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November 1986

Pneumococcal Carriage and Type-Specific Antibody: Failure of a 14-Valent Vaccine to Reduce Carriage in Healthy Children

Author Affiliations

From the Department of Community Medicine, University of Adelaide (Dr Douglas and Ms Miles), and the Microbiology Department, Adelaide Children's Hospital (Drs Hansman and Paton), Australia.

Am J Dis Child. 1986;140(11):1183-1185. doi:10.1001/archpedi.1986.02140250109044

• No consistent effect on nasal carriage rates of Streptococcus pneumoniae belonging to vaccine types was observed during a randomized, controlled trial of a 14-valent pneumococcal vaccine, which included 1273 Australian children aged 6 to 54 months. Nasal carriage of S pneumoniae was associated with a significantly elevated homotypic serum antibody concentration for types 18C, 19F, and 23F, but not for types 6A and 14 (these five types are the most important causes of pneumococcal infections in children). Upper respiratory tract carriage seems to play an important role in natural acquisition of antibody to some but not all pneumococcal serotypes. These findings help to explain why pneumococcal vaccine fails to protect young children from acute otitis media.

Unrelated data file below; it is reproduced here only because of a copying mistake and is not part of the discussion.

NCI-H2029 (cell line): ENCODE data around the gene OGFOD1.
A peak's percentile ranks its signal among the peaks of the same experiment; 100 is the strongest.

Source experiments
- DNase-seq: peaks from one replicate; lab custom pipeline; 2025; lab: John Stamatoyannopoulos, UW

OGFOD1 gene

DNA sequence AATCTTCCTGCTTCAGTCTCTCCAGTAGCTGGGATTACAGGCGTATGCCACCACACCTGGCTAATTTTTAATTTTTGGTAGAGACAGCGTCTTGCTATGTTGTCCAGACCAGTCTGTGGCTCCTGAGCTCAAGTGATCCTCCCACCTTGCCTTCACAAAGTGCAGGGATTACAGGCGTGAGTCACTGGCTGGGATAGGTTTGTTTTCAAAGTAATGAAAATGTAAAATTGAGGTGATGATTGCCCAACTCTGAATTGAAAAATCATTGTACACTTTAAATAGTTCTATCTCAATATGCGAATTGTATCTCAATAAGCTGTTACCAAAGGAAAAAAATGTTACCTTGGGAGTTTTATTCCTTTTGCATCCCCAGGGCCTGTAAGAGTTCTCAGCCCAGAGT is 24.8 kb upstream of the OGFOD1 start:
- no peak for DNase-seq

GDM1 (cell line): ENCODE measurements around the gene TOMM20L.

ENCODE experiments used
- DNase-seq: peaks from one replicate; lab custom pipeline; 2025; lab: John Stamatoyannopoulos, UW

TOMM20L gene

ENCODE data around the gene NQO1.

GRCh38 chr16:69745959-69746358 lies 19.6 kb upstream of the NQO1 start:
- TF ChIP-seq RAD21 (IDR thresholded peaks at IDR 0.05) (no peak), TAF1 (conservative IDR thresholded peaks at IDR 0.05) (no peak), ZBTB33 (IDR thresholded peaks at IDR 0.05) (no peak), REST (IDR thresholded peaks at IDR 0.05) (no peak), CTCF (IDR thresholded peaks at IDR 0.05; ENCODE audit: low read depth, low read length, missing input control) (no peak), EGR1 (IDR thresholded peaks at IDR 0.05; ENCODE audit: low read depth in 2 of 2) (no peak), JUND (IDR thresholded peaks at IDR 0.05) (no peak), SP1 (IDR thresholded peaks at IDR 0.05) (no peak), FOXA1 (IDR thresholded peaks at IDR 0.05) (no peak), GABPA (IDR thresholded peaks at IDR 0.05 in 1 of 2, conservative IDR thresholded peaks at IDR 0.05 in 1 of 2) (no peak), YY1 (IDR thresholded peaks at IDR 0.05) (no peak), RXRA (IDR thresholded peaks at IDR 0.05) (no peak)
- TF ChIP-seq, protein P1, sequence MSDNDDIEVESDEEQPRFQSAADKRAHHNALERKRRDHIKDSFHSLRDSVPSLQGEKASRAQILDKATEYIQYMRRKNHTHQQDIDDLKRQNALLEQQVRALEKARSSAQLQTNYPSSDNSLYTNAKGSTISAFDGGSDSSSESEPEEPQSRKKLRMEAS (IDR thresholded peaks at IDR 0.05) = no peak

(AJDC 1986;140:1183-1185)